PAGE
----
Methods and instrumentation for raman characterization of bladder cancer tumor

Cordero, Eliana GND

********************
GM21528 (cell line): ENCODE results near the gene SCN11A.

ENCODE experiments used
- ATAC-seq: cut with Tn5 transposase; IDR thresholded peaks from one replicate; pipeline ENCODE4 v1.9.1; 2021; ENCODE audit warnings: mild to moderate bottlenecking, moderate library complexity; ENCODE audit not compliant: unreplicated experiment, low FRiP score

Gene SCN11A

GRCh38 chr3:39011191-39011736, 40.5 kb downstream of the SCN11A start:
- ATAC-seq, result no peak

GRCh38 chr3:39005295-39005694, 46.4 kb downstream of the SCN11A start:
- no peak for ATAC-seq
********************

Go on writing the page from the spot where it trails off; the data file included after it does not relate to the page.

High incidence and recurrence rates make bladder cancer the most common malignant tumor in the urinary system. Cystoscopy is the gold standard test used for diagnosis, nevertheless small flat tumors might be missed, and the procedure still represents discomfort to patients and high recurrence can result from of urethral injuries. During cystoscopy, suspicious tumors are detected through white light endoscopy and resected tissue is further examined by histopathology. after resection, the pathologist provides information on the differentiation of the cells and the penetration depth of the tumor in the tissue, known as grading and staging of tumor, respectively. During cystoscopy, information on tumor grading and morphological depth characterization can assist onsite diagnosis and significantly reduce the amount of unnecessarily resected tissue. Recently, new developments in optical imaging and spectroscopic approaches have been demonstrated to improve the results of standard techniques by providing real-time detection of macroscopic and microscopic biomedical information. Different applications to detect anomalies in tissues and cells based on the chemical composition and structure at the microscopic level have been successfully tested. There is, nevertheless, the need to cope with the demands for clinical translation. This doctoral thesis presents the investigations, clinical studies and approaches applied to filling the main open research questions when applying Raman spectroscopy as a diagnostic tool for bladder cancer tumor grading and general Raman spectroscopy-based oncological clinical studies.

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